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Year : 2021  |  Volume : 14  |  Issue : 1  |  Page : 71-74
Association between hamstring flexibility and sprint speed after 8 weeks of yoga in male rugby players


1 Department of Tourism, Sport and Society, Lincoln University, Lincoln, New Zealand
2 Department of Tourism, Sport and Society, Faculty of Environment, Society and Design, Lincoln University, Lincoln, New Zealand

Correspondence Address:
Tilak Raj
P.O. Box: 85084, Lincoln 7647, Canterbury
New Zealand
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Source of Support: None, Conflict of Interest: None


DOI: 10.4103/ijoy.IJOY_79_20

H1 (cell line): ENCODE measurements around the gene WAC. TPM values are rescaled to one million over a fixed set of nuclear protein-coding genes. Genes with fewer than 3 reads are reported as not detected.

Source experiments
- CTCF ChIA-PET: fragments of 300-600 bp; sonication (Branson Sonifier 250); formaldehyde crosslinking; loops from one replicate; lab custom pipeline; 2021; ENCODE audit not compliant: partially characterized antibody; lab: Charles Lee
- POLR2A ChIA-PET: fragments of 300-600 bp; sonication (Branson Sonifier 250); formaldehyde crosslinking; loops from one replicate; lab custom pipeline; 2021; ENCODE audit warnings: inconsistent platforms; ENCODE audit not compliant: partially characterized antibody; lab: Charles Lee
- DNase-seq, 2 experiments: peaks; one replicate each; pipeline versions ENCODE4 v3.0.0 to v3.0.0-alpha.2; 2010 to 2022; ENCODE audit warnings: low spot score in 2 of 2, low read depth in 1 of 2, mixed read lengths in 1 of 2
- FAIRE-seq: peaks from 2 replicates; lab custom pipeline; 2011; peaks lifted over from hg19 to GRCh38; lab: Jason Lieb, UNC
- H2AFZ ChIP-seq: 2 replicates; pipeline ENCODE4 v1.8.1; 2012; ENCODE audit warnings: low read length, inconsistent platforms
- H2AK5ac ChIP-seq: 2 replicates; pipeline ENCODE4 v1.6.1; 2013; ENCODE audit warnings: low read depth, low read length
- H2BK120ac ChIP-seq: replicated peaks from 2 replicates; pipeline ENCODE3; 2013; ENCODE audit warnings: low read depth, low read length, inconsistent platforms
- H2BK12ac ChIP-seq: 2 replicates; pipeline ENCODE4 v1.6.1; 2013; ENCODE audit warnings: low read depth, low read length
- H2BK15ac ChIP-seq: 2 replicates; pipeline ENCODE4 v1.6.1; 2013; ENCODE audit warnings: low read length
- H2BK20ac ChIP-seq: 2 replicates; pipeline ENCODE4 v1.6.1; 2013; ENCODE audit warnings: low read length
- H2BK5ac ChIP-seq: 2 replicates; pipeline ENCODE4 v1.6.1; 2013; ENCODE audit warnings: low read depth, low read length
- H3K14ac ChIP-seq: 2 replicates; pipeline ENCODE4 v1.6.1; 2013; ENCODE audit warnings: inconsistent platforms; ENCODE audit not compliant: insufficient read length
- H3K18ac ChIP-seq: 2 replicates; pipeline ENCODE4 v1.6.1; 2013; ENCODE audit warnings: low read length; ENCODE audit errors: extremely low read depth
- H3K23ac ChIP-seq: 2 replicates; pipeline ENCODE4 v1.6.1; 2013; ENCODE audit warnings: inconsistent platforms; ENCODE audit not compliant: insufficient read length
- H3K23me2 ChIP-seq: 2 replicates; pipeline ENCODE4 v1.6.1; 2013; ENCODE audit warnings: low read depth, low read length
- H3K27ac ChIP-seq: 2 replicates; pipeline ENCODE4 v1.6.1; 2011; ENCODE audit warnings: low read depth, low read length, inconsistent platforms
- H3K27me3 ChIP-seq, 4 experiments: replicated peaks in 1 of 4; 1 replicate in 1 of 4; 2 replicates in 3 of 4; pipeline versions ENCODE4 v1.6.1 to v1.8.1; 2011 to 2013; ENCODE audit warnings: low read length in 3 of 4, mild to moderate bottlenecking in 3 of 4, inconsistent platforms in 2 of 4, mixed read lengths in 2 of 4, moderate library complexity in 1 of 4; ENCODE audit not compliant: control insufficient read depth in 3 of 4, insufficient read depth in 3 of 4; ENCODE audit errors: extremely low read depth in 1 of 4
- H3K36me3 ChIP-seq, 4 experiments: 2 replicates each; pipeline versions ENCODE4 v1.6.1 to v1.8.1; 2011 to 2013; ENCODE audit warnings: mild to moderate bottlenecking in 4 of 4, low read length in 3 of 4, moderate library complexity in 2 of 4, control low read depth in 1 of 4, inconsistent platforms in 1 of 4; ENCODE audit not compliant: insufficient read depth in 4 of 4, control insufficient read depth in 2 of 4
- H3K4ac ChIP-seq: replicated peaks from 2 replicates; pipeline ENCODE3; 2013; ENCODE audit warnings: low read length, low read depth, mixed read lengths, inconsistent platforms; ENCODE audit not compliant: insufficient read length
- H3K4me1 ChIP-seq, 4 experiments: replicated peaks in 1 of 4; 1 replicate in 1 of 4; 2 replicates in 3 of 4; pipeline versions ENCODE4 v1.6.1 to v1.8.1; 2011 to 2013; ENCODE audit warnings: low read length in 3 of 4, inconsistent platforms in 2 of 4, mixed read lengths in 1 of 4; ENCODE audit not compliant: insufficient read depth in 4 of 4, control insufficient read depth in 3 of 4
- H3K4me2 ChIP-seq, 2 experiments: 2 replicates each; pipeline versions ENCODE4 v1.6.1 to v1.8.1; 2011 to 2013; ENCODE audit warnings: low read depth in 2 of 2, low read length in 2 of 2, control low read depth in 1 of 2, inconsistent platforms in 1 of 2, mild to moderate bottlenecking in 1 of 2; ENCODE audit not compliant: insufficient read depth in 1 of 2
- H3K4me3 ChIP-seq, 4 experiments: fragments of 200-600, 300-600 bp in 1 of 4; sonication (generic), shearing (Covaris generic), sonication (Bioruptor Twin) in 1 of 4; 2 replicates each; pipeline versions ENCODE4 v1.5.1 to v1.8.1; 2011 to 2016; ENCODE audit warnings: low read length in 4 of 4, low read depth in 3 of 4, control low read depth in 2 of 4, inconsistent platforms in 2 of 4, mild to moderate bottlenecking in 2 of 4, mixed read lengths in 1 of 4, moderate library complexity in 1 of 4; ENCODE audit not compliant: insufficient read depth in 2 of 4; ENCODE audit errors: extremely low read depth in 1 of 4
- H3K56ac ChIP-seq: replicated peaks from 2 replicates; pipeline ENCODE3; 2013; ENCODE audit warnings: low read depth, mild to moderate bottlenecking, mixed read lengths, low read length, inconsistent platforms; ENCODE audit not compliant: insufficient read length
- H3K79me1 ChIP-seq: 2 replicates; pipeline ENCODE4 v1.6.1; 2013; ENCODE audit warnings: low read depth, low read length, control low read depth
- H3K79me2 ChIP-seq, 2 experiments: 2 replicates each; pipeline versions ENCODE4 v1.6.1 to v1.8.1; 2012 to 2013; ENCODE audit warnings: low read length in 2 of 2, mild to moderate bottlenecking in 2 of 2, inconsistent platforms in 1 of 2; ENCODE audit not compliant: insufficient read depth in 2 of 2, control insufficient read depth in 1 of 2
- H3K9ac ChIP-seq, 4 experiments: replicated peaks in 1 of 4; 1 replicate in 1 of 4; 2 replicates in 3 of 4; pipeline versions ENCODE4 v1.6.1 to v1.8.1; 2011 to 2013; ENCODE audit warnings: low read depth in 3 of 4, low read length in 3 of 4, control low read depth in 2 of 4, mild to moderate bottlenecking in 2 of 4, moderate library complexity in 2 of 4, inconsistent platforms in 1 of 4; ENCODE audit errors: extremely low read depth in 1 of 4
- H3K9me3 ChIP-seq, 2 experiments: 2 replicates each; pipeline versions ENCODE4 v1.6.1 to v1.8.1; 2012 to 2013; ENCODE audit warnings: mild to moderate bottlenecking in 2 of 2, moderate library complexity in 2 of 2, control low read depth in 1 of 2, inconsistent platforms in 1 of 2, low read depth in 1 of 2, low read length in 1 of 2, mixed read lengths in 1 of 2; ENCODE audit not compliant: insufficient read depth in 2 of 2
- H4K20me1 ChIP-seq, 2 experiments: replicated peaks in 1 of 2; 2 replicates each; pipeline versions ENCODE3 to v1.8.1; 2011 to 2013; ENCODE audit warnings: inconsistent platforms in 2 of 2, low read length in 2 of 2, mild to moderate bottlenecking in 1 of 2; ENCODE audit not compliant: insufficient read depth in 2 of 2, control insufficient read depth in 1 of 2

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Background: A Yoga-asana-based intervention has demonstrated its ability to improve flexibility of individuals, but has not been explored in rugby players. We hypothesized that a structured yoga intervention may have an effect on flexibility and sprint performance in male rugby union players. Methods: It was a controlled trial research design and players were assigned using random sampling to one of the two groups; a yoga group (n = 16) that practised yoga for 1 h 2 times a week for 8 weeks in addition to their normal rugby training and a control group (n = 15) with regular rugby training but no yoga intervention. Yoga intervention included 32 yoga postures to address both the upper and lower extremities of the body. Data were collected during preseason and mid-season on hamstring flexibility (sit and reach test), and sprint performance (measured at 5, 10, and 30 m). Results: One hundred and twenty participants were screened and thirty-one players volunteered for the study. Interactions between groups and differences between pre- and post-intervention scores were analyzed using analysis of variance using SPSS (version 24.0). Significance was set at an alpha level of P = 0.05. The yoga group showed a small nonsignificant decrease (-1.2% ± 21.4%, P = 0.05) in hamstring flexibility compared to the control group which demonstrated a large significant decrease (-14.8% ± 23.7%) (mean % change ± 95% confidence interval [CI], P < 0.05). The yoga group also showed minor nonsignificant improvements in sprint times -3.2% ± 10.4%, -0.7% ± 9.0% for the 5 and 10 m sprints, respectively, (mean % change ± 95% CI) compared to controls -0.4% ± 10.2%, 0.4% ± 7.9%. Conclusions: Findings suggest that completing a structured yoga intervention alongside normal rugby training during the rugby season, yoga helped rugby players maintain their hamstring flexibility but did little to improve sprint performance during the season.


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